4. Ask them what 30 x 24 is and type the answer, 720, in the box. Ask what has happened in The Multiplier. Make sure that they realise that 720 has been entered beneath the 43 by 24 rectangle.
5. Repeat this calculation with the 13 x 24 part of the calculation.
6. Get the students to complete these calculations: 30 x 24 = 720; 13 x 20 = 260; and 13 x 4 = 52. By discussion convince them that 720 + 260 + 52 is the same as 43 x 24.
What has happened to the two numbers from the original problem? Why?
How did splitting the numbers make the problems easier to solve?

Enter the answer 1032 in the place provided. Show them that pressing the return key gets a response from Maddy.

7. Ask the students to check their answer using estimation. Note that this problem could be checked by multiplying 40 x 25 (to get 1000) and allowing for the answer to be a larger number due to the 3 in the number 43.
Is that answer reasonable? How do you know?
8. Using 43 x 24, experiment with a few more splits to illustrate the use of the top diamond and side diamonds, ensuring that the tens and ones split is included. Involve the students in each calculation. If possible let the students do this by themselves or in pairs at their own computer.
Which way of splitting the 43 leads to the easiest calculation? ( 43 = 40 + 3.)
Why is this the easiest?
Which way of splitting the 24 leads to the easiest calculation? (24 = 20 + 4.)
Why is this the easiest?

9. Now give them the chance to do several examples for themselves by using The Multiplier: generate your own hard multiplications. If you only have a limited number of computers, let the students work in front of the group in turns so that all the other students can be involved. Encourage them to think about the best ways of splitting up the numbers in each case and to check their answers by estimation.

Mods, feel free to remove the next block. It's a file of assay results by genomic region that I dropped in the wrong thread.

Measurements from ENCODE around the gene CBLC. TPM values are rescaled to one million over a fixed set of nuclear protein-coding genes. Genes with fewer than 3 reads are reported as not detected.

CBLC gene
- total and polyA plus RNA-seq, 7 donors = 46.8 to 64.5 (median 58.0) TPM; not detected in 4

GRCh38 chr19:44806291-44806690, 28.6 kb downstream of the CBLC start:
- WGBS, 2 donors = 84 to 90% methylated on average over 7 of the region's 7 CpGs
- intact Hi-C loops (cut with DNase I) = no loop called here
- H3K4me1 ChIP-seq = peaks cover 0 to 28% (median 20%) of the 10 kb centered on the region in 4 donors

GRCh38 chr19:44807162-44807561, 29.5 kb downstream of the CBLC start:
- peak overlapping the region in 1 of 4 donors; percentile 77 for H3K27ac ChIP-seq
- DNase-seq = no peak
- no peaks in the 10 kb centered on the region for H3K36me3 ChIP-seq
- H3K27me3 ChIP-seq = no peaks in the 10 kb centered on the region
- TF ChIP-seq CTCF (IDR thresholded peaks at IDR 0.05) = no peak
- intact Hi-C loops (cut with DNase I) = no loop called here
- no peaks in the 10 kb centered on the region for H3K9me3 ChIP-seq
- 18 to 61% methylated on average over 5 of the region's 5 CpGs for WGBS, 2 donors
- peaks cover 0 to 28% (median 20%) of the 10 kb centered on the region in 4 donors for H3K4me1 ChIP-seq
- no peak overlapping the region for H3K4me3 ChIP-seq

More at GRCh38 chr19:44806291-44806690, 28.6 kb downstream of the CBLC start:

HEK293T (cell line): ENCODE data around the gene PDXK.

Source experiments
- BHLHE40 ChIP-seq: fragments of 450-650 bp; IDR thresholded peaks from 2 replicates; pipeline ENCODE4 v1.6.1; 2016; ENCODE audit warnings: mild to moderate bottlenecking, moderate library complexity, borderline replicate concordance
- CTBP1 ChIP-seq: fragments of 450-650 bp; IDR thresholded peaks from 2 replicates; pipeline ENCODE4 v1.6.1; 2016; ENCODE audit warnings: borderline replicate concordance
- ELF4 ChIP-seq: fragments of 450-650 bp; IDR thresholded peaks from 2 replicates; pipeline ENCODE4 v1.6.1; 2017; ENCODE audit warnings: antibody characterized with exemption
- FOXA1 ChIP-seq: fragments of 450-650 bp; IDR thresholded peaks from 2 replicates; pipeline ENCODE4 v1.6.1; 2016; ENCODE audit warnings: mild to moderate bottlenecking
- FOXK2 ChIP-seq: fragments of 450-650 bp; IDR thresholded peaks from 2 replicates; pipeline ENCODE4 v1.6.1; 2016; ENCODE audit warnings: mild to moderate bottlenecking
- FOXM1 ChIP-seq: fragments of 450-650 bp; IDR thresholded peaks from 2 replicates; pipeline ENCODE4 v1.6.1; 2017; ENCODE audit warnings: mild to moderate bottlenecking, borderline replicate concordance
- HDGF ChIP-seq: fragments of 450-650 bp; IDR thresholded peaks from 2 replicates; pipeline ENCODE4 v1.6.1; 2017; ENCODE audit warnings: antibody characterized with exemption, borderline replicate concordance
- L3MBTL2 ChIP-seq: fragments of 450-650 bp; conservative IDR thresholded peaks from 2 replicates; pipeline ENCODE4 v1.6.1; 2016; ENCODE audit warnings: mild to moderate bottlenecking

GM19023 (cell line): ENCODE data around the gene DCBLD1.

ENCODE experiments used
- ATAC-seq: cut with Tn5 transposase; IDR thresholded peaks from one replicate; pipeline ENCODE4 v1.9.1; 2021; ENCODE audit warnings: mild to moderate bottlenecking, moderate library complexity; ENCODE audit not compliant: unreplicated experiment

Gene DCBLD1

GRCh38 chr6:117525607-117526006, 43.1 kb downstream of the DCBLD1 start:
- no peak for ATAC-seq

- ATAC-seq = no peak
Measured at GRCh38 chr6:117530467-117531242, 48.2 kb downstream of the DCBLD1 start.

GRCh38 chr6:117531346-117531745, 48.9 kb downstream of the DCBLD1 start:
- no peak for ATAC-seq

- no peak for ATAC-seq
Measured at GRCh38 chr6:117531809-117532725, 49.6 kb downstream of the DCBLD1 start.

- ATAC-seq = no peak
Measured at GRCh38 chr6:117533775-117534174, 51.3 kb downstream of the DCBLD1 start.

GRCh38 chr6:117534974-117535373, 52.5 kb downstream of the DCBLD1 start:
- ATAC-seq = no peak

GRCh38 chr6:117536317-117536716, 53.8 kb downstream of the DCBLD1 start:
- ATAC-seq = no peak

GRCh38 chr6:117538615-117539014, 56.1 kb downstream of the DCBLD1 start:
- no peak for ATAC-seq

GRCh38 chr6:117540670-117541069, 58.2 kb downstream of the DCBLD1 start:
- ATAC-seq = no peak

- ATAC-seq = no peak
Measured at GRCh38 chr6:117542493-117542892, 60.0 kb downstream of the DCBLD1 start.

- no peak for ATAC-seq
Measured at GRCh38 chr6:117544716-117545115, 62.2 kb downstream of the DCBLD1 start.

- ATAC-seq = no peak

10. Ensure the strategies used by students include compensation. Note that there are half-diamonds on the right and bottom of the rectangle. Experiment with moving the right one to see what it does. It should soon be clear that these allow for compensation to be used. Clearly 24 = 30 - 6. So by using the right half-diamond we can get two calculations 43 x 30 and 43 x 6. By working these out to give 2190 and 438, the answer to 73 x 24 can be written as 1290 - 258 = 1032 (emphasise the negative here and ask them why they need to subtract rather than add). (These calculations might be too hard to use every time - see later.)
If we move this bar to the right what is happening to the number 24?
Can we use this to find multiplications that are easy to solve?
What do we need to do with the extra 6 we have added on? Why?
11. Now go on to the bottom half-diamond. Note that here, moving the bottom half-diamond allows us to change 43 to 80 - 7 so 43 x 24 becomes 50 x 24 - 7 x 24. This is relatively easy to do. Let them experiment with this half-diamond.
If we move this bar down what is happening to the number 43?
Can we use this to find multiplications that are easy to solve?
What do we need to do with the extra 7 we have added on? Why?
12. Now let them work for a while by doing several examples using The Multiplier: make your own hard multiplications. Remember to encourage them to check the reasonableness of their answers by estimation. After they have worked on these for a while, ask them which is the best strategy in these problems and why.

Now give the students some questions about Maddy and her domestic problems. The answers to these should be calculated using The Multiplier.

Maddy is tiling the floors in her house and she needs to know how many tiles to buy.